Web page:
The dignity of the human being is eloquently expressed in the concept that each human is an end in themself. This idea is the key theme in the humanistic philosophy which guides a lot of thought about what we call human rights.

    Most Western Countries, whilst they pay lip service to this beautiful concept, do not uphold this principle of a human being an end in themself, as, it is business interest which drives most Governments. For businesses, the end is profit, and humans are exploited as means to that end. The game of the pursuit of profit has benefitted immensely from religious ideas as well, mostly unintentionally.

    Attempts to undo this paradox of the actual social implication of this philosophy of the individual have failed. Most attempts, hyper nationalism on one side and Communism on the other, have seen human beings end up as means to the end of a power hungry, tyrannical, corrupt State.

    Perhaps the only political philsophy which comes anywhere near being close to the realization of this ideal is philosophical anarchism. Before Communism in Russia this concept was experiminted with in Russia by nihilists, liberty through the annihilation of all values which mask power. It was a disaster.

    The ideal behind human rights must always be aspired towards, yet, for some reason, the goal remains elusive. It is easy to give up on the goal believing it is nonsense, and buy into hedonism, amorality.

    This is where my personal belief in some form of after life, or God like concept comes in.

    Without going into detail, I believe that the concept of a higher power who ultimately works everything out for good in the end, is the only hope of the ultimate realization of the ideals of humanity there is for me.

    Yes, I see the pain, the death, the suffering, and I say, there cannot possibly be any such thing as a God. Yet then again, something inside me refuses to believe that suffering, cruelty, injustice, tyranny, sickness and death has the last word in this Universe. In my deepest pain, the pain of my resistance of this dark perception of reality is coming from somewhere, though it can not be coming from my natural observation. My natural observation tells me that death and futility has the last word. I can't believe this, I can not, it is too unfair! It is too painful, something inside me resists it! There must be justice in the end, though not on this Earth, it must be realized elsewhere.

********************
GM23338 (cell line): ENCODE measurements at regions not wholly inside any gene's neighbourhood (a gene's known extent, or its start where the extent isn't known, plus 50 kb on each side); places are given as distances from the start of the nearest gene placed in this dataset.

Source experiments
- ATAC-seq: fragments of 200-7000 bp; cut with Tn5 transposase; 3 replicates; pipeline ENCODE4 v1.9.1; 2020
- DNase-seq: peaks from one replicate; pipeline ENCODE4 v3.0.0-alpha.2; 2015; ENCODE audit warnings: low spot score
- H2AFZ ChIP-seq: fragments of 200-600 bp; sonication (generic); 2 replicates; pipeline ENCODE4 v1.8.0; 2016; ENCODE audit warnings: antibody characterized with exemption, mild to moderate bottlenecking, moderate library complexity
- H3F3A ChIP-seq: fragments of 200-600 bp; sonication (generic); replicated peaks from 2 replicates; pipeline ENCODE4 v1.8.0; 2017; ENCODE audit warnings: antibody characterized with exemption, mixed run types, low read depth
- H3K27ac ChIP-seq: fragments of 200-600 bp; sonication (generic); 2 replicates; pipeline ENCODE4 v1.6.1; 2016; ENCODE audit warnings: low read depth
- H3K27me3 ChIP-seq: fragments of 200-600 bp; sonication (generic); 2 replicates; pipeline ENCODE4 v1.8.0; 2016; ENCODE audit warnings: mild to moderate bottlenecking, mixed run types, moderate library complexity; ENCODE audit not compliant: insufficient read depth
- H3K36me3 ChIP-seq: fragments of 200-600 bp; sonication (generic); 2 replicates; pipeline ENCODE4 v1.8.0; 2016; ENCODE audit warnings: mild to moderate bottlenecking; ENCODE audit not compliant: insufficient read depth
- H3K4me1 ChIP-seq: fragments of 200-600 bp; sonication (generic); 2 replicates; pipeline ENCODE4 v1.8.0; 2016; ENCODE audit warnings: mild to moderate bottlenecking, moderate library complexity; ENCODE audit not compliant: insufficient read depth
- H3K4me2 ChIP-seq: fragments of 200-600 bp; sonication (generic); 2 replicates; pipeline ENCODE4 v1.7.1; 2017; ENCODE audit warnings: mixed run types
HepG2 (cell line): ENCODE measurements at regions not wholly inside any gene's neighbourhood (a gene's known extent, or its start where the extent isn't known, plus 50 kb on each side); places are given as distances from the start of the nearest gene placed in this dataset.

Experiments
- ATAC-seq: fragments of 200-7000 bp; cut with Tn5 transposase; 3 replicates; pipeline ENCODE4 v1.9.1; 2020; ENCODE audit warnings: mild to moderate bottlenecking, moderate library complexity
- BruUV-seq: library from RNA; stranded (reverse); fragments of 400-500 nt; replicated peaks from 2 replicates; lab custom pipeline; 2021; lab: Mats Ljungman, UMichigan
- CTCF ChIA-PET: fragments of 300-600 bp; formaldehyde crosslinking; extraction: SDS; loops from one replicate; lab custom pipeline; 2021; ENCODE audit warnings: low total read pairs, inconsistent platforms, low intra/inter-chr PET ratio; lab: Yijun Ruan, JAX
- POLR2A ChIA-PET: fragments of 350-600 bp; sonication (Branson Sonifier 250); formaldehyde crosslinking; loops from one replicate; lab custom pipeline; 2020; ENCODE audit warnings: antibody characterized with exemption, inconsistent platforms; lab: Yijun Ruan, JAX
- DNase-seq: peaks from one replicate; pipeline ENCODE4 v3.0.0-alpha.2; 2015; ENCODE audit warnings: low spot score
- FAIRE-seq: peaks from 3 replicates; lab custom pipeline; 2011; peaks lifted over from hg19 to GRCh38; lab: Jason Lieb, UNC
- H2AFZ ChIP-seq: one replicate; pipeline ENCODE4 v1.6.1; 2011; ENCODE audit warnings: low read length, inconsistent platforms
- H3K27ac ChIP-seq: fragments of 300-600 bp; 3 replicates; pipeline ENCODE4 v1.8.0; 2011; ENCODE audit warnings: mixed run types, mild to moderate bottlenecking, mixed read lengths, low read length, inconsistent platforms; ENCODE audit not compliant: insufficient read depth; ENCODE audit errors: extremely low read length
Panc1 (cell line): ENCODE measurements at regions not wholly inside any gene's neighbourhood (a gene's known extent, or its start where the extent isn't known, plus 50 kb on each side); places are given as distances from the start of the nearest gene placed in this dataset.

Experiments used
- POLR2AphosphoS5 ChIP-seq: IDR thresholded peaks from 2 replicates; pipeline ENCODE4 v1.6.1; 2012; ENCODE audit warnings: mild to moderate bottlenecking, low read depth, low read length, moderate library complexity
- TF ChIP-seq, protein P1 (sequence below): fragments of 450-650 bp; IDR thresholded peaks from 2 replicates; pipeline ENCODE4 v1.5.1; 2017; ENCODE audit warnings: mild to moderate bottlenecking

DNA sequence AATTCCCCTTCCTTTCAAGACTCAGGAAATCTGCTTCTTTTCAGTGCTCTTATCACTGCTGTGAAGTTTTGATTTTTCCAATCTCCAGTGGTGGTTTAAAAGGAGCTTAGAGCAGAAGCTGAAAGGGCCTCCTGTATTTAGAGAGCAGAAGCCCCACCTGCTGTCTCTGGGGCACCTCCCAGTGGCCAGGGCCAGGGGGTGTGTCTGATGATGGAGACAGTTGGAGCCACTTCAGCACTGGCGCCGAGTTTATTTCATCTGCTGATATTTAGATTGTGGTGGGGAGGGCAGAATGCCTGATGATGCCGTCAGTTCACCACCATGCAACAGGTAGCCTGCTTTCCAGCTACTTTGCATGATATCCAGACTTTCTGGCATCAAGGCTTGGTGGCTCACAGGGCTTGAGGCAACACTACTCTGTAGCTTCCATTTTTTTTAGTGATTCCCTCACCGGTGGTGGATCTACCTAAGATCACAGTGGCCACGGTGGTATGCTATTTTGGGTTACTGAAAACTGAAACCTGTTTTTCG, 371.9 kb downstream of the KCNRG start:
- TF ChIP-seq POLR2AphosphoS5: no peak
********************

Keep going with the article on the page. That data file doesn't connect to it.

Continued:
I think, that, this hope is truly a great source of contentment, happiness and pleasure for a person who has been a good person Her whole life, and is struck down with severe cancer. Or someone who loses a beautiful child, for no good reason, in tragic, extremely painful, devastating circumstances. I would not take this hope away from anyone.

    This use of religion, comfort for the sick who can never be cured, or hope for happiness for those whose pain can never be removed through all of the wealth and power in the world, is something sacred, and is a great trasure.

    Belief is sometimes the tool of tyrants. Yet it is also the treasure of those who have lost a loved one.

    I would not impose religion by force if I had the choice, nor allow it to be used as a weapon to feed the power hunger of tyrants if I could help it, nor would I ridicule religion or prevent people from having it.

  25. DEAR ME!! I just read my above comment. It was smashed out in such a mad rush that the English, the grammar is disgusting! Commas where full stops should be, their instead of there, has instead of have, WOW! When one part of my brain is fired up, the other part must switch off?

    Here are a few urgently needed corrections...

    ...or Gods "say" it is right.

    ..."as" an end in themself...

    ...sickness and death "have" the last word...

    ...death and futility "have" the last word...

  26. amnesty is biased and it is proven with their action for last two years.

    There was no concern what so ever from this people when police used the water cannon against the people during Anni regime which was the direct order came from Anni.

    They were silent when private media was physically attacked and damaged by Anni mobs ?

    When people were arrested without going through any legal procedures ?

    When Anni openly threaten the people to join his party and if not he will show his evil side for those who are not MDP members.

    Amnesty never concern about the mass killing happened and happening in Myanmar ?

    All these proves that these people have hidden agenda towards Maldives .